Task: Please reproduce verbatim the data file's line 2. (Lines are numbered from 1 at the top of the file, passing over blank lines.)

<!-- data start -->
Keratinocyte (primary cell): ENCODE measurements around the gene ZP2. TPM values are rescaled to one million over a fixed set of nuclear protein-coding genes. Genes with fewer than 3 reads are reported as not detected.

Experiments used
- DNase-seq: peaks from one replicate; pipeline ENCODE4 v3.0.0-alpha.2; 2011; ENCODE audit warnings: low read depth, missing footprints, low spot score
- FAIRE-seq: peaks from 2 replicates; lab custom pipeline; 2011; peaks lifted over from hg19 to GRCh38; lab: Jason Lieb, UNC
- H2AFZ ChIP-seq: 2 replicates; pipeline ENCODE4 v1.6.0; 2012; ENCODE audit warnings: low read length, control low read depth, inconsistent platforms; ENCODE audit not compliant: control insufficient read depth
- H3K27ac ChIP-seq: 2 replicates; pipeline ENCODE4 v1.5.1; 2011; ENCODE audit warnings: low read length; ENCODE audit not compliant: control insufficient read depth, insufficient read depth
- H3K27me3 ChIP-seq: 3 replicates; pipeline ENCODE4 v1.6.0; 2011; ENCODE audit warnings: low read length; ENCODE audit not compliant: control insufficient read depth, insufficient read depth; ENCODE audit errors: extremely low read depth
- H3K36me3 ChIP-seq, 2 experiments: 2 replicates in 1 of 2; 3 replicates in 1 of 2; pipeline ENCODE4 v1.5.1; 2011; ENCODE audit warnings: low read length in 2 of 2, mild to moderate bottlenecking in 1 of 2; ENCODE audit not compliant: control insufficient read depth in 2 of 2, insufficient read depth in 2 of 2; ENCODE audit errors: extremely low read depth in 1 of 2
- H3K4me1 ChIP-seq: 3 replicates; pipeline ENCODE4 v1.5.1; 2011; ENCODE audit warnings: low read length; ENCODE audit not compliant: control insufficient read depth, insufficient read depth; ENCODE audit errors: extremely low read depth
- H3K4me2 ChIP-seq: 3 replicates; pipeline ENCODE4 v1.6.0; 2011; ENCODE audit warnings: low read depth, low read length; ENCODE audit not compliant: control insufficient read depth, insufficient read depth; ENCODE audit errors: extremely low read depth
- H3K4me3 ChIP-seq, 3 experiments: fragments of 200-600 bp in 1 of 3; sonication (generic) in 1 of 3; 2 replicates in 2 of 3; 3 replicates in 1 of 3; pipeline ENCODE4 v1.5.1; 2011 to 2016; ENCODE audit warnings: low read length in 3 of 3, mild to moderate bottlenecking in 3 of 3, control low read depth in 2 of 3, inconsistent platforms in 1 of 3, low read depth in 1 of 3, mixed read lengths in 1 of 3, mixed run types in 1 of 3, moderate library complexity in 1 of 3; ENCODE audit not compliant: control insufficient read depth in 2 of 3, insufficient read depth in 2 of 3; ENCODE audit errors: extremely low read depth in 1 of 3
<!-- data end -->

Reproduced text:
Experiments used